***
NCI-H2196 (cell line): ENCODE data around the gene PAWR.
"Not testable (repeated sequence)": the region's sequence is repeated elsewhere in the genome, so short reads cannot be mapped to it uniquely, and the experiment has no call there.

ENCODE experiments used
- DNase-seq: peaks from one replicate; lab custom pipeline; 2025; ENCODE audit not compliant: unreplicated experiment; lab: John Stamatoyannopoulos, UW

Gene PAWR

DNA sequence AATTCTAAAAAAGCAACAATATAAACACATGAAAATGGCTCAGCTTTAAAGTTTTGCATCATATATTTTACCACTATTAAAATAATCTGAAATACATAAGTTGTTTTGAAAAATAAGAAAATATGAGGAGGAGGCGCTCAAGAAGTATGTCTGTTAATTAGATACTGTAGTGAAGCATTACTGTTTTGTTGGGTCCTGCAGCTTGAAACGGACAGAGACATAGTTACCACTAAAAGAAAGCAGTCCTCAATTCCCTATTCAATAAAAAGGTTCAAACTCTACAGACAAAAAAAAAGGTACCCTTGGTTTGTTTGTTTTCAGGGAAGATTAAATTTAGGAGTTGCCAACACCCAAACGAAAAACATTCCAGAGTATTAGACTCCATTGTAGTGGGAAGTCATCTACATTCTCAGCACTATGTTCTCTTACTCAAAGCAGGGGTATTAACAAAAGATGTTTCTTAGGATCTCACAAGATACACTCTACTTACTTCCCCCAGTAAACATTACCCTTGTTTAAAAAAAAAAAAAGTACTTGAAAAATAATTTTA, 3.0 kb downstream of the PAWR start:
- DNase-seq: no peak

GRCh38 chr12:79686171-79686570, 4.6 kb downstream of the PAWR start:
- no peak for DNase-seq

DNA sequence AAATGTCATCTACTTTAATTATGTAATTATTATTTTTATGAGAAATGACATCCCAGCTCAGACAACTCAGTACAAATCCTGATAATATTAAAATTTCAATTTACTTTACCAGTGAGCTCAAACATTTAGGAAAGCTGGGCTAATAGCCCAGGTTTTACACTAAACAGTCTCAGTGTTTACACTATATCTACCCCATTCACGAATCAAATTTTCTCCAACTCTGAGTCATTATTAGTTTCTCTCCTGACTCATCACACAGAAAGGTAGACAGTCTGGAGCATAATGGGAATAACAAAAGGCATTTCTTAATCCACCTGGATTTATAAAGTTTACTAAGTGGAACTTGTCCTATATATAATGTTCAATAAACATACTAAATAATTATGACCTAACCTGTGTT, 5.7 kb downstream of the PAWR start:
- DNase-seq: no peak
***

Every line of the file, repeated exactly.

NCI-H2196 (cell line): ENCODE data around the gene PAWR.
"Not testable (repeated sequence)": the region's sequence is repeated elsewhere in the genome, so short reads cannot be mapped to it uniquely, and the experiment has no call there.

ENCODE experiments used
- DNase-seq: peaks from one replicate; lab custom pipeline; 2025; ENCODE audit not compliant: unreplicated experiment; lab: John Stamatoyannopoulos, UW

Gene PAWR

DNA sequence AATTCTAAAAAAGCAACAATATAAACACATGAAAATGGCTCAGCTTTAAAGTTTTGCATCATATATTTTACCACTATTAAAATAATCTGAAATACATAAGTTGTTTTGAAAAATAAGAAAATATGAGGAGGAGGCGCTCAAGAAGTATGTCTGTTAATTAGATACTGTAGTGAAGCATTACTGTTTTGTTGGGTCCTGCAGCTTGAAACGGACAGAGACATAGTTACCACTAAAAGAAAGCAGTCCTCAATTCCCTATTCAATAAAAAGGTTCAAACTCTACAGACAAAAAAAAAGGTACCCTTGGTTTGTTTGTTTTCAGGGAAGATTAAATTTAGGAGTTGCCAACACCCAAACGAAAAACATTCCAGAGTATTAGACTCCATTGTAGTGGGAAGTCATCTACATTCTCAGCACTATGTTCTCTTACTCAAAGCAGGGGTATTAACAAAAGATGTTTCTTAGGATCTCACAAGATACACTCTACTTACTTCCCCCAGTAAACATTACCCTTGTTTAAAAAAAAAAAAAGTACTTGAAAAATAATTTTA, 3.0 kb downstream of the PAWR start:
- DNase-seq: no peak

GRCh38 chr12:79686171-79686570, 4.6 kb downstream of the PAWR start:
- no peak for DNase-seq

DNA sequence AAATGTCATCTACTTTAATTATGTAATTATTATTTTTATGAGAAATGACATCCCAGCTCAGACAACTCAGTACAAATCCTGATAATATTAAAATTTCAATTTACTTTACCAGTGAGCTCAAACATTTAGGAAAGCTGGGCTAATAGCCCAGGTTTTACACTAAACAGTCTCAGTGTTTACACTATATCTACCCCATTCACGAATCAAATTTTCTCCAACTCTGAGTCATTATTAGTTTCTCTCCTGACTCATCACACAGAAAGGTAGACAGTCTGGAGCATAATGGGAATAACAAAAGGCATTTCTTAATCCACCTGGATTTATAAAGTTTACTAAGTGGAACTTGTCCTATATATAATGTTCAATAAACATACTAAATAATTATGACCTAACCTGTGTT, 5.7 kb downstream of the PAWR start:
- DNase-seq: no peak